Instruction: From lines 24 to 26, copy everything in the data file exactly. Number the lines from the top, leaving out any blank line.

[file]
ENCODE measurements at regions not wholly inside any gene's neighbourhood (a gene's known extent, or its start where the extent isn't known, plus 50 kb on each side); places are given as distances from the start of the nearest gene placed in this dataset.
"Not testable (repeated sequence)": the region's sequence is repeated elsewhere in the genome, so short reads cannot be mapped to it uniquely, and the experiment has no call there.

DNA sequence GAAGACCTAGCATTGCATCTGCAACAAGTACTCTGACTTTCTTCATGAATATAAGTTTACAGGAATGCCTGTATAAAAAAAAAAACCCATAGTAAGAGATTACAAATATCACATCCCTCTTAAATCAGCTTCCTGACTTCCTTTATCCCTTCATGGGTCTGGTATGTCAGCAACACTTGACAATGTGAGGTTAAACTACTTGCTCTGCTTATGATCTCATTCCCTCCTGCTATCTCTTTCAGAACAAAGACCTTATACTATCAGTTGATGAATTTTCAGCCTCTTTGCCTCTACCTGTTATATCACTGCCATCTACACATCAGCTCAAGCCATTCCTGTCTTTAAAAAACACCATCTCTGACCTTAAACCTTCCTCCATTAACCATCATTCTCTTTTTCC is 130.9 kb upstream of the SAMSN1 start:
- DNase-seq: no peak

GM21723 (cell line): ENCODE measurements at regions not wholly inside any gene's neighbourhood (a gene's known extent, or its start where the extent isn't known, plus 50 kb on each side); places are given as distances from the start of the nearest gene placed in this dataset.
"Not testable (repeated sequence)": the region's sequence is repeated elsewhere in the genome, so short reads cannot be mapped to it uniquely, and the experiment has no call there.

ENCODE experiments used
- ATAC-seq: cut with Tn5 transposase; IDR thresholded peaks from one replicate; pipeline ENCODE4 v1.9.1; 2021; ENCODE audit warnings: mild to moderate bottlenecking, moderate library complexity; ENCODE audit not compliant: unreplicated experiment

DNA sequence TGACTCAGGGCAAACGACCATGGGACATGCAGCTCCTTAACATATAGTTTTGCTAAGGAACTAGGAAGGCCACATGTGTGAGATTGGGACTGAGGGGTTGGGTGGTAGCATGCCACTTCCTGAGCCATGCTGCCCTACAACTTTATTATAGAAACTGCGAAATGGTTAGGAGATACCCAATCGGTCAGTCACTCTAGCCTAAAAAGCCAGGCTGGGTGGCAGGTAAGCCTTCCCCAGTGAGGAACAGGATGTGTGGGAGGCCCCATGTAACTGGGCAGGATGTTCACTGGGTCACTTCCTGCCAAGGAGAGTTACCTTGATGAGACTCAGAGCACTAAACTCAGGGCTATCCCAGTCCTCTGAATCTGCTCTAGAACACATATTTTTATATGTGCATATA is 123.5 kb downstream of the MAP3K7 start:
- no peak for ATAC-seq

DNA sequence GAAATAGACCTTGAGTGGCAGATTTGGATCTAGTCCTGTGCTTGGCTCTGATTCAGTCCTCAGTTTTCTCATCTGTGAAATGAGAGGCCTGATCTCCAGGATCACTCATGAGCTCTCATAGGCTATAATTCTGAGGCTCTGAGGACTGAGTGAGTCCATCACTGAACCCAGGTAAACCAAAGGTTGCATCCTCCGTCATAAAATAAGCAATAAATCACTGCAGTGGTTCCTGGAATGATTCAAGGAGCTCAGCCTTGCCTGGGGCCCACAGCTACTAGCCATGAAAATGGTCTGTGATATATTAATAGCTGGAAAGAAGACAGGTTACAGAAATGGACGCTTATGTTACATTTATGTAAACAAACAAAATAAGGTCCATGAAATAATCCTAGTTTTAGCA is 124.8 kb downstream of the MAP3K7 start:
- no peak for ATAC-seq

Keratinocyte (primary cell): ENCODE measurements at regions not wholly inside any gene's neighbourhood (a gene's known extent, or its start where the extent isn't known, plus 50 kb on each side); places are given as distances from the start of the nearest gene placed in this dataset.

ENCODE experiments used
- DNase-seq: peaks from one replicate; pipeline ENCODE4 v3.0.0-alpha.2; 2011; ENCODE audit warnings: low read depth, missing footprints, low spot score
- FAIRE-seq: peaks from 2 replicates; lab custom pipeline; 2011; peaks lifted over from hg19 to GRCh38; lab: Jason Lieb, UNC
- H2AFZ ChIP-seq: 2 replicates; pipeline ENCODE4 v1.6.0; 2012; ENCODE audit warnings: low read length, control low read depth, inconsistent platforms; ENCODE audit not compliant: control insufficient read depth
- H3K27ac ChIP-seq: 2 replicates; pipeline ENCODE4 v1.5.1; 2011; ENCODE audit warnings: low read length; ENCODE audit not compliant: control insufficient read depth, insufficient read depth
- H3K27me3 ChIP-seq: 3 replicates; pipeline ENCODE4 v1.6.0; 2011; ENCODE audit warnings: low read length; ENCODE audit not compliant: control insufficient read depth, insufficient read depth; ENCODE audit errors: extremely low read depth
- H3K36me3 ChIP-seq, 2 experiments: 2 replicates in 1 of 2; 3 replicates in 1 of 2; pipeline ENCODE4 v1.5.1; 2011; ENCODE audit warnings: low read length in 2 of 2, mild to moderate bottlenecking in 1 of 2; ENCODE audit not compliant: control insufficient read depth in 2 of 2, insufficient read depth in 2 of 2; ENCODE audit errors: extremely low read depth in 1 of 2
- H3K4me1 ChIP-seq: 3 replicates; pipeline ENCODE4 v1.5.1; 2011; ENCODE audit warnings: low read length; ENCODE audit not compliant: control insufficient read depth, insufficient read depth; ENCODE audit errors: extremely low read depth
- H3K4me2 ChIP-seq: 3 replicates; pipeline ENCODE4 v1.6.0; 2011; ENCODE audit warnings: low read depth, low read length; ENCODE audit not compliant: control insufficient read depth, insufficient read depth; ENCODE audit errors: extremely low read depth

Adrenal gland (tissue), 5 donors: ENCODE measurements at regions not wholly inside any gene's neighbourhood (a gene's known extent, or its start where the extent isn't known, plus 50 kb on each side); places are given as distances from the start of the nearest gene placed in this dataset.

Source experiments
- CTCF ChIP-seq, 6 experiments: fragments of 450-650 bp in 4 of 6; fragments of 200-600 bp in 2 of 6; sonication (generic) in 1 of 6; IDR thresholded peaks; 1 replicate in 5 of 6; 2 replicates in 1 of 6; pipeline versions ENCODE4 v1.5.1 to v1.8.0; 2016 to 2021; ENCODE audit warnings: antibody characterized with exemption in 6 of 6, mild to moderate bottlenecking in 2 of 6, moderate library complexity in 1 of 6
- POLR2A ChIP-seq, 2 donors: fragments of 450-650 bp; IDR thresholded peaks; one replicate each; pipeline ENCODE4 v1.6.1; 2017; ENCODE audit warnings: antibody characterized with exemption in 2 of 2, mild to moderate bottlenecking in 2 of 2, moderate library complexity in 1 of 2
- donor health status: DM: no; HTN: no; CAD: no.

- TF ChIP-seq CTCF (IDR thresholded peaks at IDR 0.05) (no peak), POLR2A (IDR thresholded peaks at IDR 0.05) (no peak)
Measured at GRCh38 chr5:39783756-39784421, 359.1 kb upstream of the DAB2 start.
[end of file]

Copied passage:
Source experiments
- CTCF ChIP-seq, 6 experiments: fragments of 450-650 bp in 4 of 6; fragments of 200-600 bp in 2 of 6; sonication (generic) in 1 of 6; IDR thresholded peaks; 1 replicate in 5 of 6; 2 replicates in 1 of 6; pipeline versions ENCODE4 v1.5.1 to v1.8.0; 2016 to 2021; ENCODE audit warnings: antibody characterized with exemption in 6 of 6, mild to moderate bottlenecking in 2 of 6, moderate library complexity in 1 of 6
- POLR2A ChIP-seq, 2 donors: fragments of 450-650 bp; IDR thresholded peaks; one replicate each; pipeline ENCODE4 v1.6.1; 2017; ENCODE audit warnings: antibody characterized with exemption in 2 of 2, mild to moderate bottlenecking in 2 of 2, moderate library complexity in 1 of 2